The bills being rushed to the floor show Democrats’ willingness to soften the impact of overturning the Supreme Court’s latest decision Roe v. Wadealthough they are very limited in what they can achieve legislatively.
Progressive lawmakers hope to apply political pressure to anyone who votes against the bills ahead of the November midterms. The bill’s three main sponsors in the Senate — Sens. Catherine Cortez Masto (D-Nev.), Patty Murray (D-Wash.) and Kirsten Gillibrand (DN.Y.) – represent states that are now abortion destinations and are preparing for a flood of patients from more restrictive states.
“To suggest that women don’t have that right to travel is not only un-American, it’s incoherent,” Gillibrand told reporters Tuesday, adding that she doesn’t want doctors in her state to be “in question” prosecutors from others. declare if they perform an abortion on a traveling patient.
States haven’t banned travel – yet: No state has yet banned interstate travel for the purpose of obtaining reproductive care that is prohibited where they live, but a Missouri state lawmaker tried — unsuccessfully, so far — to attach such language some health bills even before the Supreme Court issued its decision. Lawmakers and conservative activists in other states have also discussed either criminalizing people who help transport patients across state lines or subjecting doctors to criminal penalties if they perform abortions on patients who live in states where abortion is illegal, even if it is legal. in the state where it was committed.
“States are looking to stop it,” Cortez Masto said Tuesday, explaining why she introduced a bill to prevent the restrictions that are not yet in place. “And we already know that it has a ripple effect as states work to criminalize doctors and criminalize women.”
While the measure is one of many abortion rights activists who have called in the wake of deerWith his death, progressive groups point out that it will only help people who can afford the time and expense of traveling potentially hundreds of miles for the procedure — something many people are unable to do.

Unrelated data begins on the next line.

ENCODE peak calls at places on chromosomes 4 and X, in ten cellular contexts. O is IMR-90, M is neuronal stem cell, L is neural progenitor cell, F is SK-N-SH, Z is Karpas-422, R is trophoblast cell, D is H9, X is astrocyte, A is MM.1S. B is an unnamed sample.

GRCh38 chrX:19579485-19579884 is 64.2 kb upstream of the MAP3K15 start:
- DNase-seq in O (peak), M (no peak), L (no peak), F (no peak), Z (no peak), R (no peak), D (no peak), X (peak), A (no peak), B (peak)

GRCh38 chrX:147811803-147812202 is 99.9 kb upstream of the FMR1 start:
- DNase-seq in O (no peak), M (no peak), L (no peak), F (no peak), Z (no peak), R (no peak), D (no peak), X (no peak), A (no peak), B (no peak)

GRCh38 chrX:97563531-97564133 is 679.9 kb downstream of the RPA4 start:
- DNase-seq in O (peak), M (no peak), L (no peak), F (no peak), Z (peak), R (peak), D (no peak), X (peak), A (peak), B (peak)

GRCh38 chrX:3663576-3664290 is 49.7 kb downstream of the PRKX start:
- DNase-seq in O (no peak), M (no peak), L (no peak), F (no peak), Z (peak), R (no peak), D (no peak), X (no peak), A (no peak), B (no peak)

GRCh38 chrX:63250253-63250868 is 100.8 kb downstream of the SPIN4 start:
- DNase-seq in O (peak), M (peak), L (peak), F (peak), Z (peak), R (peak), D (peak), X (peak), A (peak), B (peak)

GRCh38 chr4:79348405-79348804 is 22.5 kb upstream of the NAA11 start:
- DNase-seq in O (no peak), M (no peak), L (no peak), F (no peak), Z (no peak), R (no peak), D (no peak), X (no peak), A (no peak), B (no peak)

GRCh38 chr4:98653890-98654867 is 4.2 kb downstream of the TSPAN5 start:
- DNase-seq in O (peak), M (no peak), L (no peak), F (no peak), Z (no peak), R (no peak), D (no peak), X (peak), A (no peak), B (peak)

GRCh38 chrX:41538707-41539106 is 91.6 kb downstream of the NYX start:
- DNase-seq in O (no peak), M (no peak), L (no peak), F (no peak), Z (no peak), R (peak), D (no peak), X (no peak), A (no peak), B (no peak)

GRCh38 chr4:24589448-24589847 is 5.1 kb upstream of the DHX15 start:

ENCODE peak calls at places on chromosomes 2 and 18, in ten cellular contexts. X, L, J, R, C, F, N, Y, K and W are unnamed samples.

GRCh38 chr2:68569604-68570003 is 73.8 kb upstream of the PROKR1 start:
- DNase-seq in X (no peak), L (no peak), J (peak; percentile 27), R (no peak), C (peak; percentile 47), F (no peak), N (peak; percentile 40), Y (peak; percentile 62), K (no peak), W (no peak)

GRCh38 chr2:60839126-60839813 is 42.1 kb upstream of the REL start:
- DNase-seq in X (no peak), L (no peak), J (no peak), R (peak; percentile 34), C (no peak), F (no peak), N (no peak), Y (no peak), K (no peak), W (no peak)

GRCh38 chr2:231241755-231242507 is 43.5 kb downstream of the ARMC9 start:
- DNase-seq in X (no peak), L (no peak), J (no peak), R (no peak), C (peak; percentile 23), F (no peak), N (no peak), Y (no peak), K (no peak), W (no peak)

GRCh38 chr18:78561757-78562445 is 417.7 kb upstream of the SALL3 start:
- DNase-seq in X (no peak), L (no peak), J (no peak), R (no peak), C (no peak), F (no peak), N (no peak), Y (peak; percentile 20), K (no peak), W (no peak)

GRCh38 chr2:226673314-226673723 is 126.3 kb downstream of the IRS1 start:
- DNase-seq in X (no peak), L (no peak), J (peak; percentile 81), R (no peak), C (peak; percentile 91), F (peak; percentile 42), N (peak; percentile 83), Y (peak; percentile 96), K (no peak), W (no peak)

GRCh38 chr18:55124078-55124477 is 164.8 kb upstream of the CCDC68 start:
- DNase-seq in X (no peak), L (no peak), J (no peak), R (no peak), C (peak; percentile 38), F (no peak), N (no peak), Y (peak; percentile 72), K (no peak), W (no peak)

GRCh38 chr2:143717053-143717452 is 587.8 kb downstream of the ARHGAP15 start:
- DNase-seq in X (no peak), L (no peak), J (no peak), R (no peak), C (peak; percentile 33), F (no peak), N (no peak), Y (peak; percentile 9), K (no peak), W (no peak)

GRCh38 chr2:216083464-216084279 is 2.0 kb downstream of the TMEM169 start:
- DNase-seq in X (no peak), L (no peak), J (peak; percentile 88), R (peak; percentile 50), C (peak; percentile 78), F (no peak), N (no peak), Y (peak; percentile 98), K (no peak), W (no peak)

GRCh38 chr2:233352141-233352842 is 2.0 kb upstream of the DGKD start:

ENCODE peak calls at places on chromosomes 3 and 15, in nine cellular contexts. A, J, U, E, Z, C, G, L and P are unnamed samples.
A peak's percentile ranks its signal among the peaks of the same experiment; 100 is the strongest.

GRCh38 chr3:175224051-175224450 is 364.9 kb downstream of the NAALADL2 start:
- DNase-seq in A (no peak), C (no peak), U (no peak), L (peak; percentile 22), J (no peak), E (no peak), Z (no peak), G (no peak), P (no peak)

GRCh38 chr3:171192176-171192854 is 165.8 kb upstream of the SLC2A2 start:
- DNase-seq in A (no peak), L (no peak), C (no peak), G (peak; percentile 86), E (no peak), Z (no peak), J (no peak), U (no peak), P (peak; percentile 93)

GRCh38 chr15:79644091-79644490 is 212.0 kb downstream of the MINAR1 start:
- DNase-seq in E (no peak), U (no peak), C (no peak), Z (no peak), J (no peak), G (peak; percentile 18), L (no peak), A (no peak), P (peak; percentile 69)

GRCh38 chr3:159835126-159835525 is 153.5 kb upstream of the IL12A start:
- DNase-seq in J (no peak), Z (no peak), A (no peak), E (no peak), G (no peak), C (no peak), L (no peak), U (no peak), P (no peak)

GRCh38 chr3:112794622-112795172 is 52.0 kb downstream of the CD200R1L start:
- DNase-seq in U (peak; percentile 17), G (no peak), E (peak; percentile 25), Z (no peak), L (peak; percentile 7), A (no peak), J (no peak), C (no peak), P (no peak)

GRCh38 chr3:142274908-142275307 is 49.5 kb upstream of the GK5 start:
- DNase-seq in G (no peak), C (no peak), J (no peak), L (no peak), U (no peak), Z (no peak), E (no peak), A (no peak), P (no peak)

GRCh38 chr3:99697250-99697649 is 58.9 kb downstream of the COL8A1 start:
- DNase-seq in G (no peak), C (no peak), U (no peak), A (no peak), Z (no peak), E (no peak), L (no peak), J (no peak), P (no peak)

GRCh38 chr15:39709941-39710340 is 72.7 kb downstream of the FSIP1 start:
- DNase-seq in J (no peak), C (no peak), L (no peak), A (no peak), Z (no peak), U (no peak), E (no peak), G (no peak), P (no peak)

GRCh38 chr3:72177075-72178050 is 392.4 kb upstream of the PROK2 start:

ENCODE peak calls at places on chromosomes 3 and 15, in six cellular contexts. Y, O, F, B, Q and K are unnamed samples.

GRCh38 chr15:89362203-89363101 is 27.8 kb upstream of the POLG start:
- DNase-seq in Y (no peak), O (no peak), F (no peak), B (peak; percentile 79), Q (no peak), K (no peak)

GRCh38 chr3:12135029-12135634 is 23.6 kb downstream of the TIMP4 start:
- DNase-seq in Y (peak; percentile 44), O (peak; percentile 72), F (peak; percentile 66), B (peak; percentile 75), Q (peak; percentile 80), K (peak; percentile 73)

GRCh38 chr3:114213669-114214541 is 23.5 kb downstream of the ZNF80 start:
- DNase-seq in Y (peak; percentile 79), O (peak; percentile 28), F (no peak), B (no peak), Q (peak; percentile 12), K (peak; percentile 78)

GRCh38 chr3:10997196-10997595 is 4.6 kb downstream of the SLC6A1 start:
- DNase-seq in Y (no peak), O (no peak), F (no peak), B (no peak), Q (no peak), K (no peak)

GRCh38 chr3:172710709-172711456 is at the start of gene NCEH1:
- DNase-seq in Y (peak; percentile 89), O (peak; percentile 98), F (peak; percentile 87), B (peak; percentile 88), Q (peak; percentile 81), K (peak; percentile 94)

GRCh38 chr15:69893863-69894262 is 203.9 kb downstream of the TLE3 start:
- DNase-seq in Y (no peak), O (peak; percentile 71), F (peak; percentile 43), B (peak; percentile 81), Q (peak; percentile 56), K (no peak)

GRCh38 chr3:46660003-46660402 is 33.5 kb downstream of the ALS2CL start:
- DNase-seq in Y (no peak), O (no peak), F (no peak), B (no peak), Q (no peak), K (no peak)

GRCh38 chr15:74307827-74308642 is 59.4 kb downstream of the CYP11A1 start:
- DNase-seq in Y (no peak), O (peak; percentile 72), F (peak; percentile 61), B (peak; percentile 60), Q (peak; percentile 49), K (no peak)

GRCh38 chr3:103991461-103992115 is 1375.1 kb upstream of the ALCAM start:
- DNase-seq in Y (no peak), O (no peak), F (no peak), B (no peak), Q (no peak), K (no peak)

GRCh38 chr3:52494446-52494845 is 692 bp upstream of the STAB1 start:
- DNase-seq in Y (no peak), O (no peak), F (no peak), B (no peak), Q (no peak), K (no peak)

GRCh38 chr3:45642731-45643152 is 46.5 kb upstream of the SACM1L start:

Fast Congressional Action: Two-thirds of the Senate’s Democratic caucus signed on to co-sponsor draft law on the protection of travel rights Tuesday, including the majority leader Chuck Schumer and the Majority Whip Dick Durbin. That number still leaves them well short of the 60 votes they would need to pass bill. Even if every Democrat voted for the bill — a big if, given Sen. Joe Manchin(DW.Va.) vote against Democrats’ most comprehensive abortion rights bill in May — the bill may fail to get even a single Republican cosponsor.
Sen. Bill Cassidy (R-La.), whose state recently outlawed the procedure, called the bill “absurd.”
“How do you stop someone from traveling?” he told POLITICO. “This is nonsense. And they know it’s stupid, but they’re just trying to fool the American people into thinking they’re doing something important.”
Although it is likely to fail, Murray told reporters Tuesday that the Senate plans to try to bring the bill up on Thursday — a quick timeline that leaves little room for vote wrangling.
Meanwhile, a senior Democratic aide confirmed that the House bill, HR 8297is scheduled to speak this Friday.
The right to travel: The Constitution does not explicitly protect the right to travel, but decades of case law support a person’s right to move freely across state borders. UC Berkeley law professor Khiara Bridges, testifying before the Senate Judiciary Committee on Tuesday, pointed to the Supreme Court’s decision in Saenz v. deer by 1999, despite the absence of the term in the Constitution, the concept was “firmly embedded in our jurisprudence”.
“The Supreme Court interpreted the Constitution as protecting the right to travel,” Bridges said. “But this does not mean that the right is certain. We have seen in Dobbs that 50 years of precedent can be overturned depending on the composition of the court.”
Efforts to control travel between states at the height of the pandemic in 2020 were abandoned as unworkable, although many states continued to require visitors to quarantine.
“Travel should never be used to advance political or social agendas,” Tori Emerson Barnes, executive vice president of public affairs and policy at the US Travel Association, told POLITICO when asked about traveling through state lines to obtain an abortion. “Instead of effectively advancing the agendas of their advocates, travel bans and boycotts have great potential for harm and collateral damage to an industry, its workers, and its destinations.”